Hummingbird makes search more curious – the “why” factor

By Stav Pipis - 30th April 2014

In Q3 2013, when Google announced the overhaul of their search engine algorithm, gasps of dismay covered the industry to the sound that 90% of websites would be affected by the changes. Hummingbird was running for a month prior to the official announcement with very few industry professionals noticing it. The reason the change went unnoticed by the vast majority of people was due to mainly two reasons:

  • Google kept elements of previous algorithms in Hummingbird, and
  • If people followed the search giant’s instructions and kept within the guidelines, then the changes did not affect them.

In Q3 2013, when Google announced the overhaul of their search engine algorithm, gasps of dismay covered the industry to the sound that 90% of websites would be affected by the changes. Hummingbird was running for a month prior to the official announcement with very few industry professionals noticing it. The reason the change went unnoticed by the vast majority of people was due to mainly two reasons:

  • Google kept elements of previous algorithms in Hummingbird, and
  • If people followed the search giant’s instructions and kept within the guidelines, then the changes did not affect them.

The algorithm though had one fundamental and distinct difference that makes search differ from what it looked like 5 or even 2 years ago: Google is no longer asking “what” when a user is searching online with them, but it focuses on the “why”. The process drills down into the heart of the search query, and the answer provides more relevant links to the searcher’s query, as well as pushes digital marketers to focus more on the quality of their digital assets rather than their keyword tagging. Google was prompt to turn its attention towards semantic search, which focuses on those “verbose queries” as Amit Sanghal, senior VP at Google, noted. In fact, this change alters the position search has in the acquisition funnel. Identifying the reasons behind the search query, both Google, and digital marketers can better cater for the needs of the consumer.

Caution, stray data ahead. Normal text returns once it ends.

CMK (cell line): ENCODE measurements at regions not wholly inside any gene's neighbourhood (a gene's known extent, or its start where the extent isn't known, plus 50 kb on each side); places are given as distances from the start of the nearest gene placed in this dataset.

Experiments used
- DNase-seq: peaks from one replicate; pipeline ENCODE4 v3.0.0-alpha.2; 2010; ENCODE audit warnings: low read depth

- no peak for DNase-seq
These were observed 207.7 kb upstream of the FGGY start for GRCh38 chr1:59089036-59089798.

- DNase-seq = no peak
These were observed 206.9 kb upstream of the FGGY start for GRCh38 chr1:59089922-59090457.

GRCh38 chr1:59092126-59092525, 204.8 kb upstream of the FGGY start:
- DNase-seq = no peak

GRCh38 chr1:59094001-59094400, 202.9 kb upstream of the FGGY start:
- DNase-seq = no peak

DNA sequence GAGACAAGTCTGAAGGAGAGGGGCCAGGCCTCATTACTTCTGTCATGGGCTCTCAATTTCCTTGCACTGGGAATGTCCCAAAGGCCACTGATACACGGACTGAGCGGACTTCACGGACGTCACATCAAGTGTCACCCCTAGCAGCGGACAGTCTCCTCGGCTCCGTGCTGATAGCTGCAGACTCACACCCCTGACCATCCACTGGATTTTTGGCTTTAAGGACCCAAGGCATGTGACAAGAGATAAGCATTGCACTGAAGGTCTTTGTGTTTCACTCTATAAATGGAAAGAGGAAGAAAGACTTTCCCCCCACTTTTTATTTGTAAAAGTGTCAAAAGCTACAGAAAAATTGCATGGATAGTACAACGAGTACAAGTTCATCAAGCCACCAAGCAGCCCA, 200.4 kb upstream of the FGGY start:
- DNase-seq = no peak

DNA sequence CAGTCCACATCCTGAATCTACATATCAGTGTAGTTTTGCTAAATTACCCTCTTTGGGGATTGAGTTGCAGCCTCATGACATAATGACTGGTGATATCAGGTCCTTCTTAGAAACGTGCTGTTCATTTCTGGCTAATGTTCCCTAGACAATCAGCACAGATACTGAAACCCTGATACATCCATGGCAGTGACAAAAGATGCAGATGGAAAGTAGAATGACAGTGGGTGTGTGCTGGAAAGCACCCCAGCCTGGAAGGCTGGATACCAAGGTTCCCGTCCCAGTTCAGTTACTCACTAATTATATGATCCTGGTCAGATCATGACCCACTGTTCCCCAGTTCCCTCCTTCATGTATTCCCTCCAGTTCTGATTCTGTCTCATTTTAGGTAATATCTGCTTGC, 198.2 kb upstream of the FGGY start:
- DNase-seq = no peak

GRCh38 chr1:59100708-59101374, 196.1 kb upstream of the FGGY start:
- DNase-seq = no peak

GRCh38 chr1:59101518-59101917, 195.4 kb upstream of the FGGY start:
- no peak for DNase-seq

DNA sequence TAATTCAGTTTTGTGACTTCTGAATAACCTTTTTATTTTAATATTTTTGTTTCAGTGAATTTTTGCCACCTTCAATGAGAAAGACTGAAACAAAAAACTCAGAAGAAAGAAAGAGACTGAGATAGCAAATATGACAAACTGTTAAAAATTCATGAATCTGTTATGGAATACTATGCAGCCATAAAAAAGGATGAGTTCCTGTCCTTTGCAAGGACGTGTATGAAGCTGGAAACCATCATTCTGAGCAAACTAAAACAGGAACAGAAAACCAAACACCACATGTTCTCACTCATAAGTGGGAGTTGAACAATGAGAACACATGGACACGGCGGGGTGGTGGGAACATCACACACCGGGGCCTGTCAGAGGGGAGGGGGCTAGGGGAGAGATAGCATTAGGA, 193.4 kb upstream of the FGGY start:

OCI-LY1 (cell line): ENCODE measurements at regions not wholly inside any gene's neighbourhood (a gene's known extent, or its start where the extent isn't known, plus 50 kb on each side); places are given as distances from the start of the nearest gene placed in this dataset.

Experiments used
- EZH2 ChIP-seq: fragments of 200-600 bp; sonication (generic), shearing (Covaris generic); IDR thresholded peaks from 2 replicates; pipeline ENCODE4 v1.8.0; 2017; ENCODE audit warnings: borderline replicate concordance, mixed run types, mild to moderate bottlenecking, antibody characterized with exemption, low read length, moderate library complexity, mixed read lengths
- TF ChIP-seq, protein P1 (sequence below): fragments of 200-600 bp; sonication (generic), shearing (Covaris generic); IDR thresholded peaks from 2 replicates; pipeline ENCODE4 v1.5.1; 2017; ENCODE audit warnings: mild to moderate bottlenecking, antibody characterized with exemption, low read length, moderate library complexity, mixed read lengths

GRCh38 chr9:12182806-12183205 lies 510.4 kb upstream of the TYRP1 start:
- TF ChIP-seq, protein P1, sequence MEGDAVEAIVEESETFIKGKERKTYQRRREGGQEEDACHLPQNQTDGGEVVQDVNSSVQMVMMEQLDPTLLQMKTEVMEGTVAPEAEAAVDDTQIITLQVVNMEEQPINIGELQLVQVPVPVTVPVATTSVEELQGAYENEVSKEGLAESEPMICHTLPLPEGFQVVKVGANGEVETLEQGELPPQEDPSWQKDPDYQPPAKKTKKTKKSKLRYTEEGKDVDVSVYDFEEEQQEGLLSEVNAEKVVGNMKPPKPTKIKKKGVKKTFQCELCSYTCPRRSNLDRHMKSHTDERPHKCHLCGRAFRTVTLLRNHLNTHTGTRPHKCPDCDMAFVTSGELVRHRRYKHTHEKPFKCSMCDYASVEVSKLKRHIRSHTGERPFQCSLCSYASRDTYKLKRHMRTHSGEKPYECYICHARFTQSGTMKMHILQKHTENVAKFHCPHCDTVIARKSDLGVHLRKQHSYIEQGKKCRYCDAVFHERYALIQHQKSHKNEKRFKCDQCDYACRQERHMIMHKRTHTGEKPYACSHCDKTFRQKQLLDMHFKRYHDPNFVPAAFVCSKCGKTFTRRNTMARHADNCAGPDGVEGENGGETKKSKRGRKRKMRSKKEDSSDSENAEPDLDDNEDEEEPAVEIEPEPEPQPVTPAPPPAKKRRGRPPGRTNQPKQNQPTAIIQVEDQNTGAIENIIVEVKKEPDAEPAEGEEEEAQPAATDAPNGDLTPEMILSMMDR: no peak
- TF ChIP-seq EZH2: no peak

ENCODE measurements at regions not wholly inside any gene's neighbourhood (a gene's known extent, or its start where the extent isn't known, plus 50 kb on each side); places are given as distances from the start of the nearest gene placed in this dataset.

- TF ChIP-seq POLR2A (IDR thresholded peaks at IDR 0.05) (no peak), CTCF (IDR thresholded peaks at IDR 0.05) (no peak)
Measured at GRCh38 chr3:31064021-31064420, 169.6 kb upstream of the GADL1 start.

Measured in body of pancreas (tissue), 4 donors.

Search and the Technology Buyer

The algorithm didn’t leave either the B2C nor B2B marketing side unaffected, and findings of various researches make it more compelling than ever to ensure a strong SEO strategy is in place. Research has shown that up to 80% of product research for future business purchases starts on a search engine, while the percentage is even greater for B2C products. In fact, within the B2B technology sector, 65%+ of buyers use search engines to identify trends and read up on news regarding their industry. That means that over 6 out of 10 individuals can be influenced through the destinations they arrive at via a search more generally through the media.

When searching, the user is self-nurturing through consuming information that will eventually help them with their final purchase decision. Organic and Paid Search offer the marketing professional the opportunity to cover all the necessary real-estate on the SERP (Search Engine Results Page) and accompany both the B2C buyer and B2B Tech Buyer along their funnel, by providing them with useful content that can inform, educate and serve the purpose of their specific search query.

Two main tips making sure you cater for the needs of your buyers through search include:

  • Content…Content…Content! Answer the Search query (of your potential customer) with an original piece of content and Google will love you for it
  • SEO – understand the ‘why’ behind the potential buyer’s query and you will find those long tail keywords that guarantee the right exposure, relevance, and of course those much wanted conversions!

 



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